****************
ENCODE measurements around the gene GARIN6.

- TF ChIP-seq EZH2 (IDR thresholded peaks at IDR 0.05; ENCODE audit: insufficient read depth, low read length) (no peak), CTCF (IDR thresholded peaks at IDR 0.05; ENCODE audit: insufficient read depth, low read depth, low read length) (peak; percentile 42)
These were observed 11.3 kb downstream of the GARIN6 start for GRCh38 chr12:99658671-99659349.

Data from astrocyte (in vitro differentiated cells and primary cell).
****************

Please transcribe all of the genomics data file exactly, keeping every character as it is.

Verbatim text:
ENCODE measurements around the gene GARIN6.

- TF ChIP-seq EZH2 (IDR thresholded peaks at IDR 0.05; ENCODE audit: insufficient read depth, low read length) (no peak), CTCF (IDR thresholded peaks at IDR 0.05; ENCODE audit: insufficient read depth, low read depth, low read length) (peak; percentile 42)
These were observed 11.3 kb downstream of the GARIN6 start for GRCh38 chr12:99658671-99659349.

Data from astrocyte (in vitro differentiated cells and primary cell).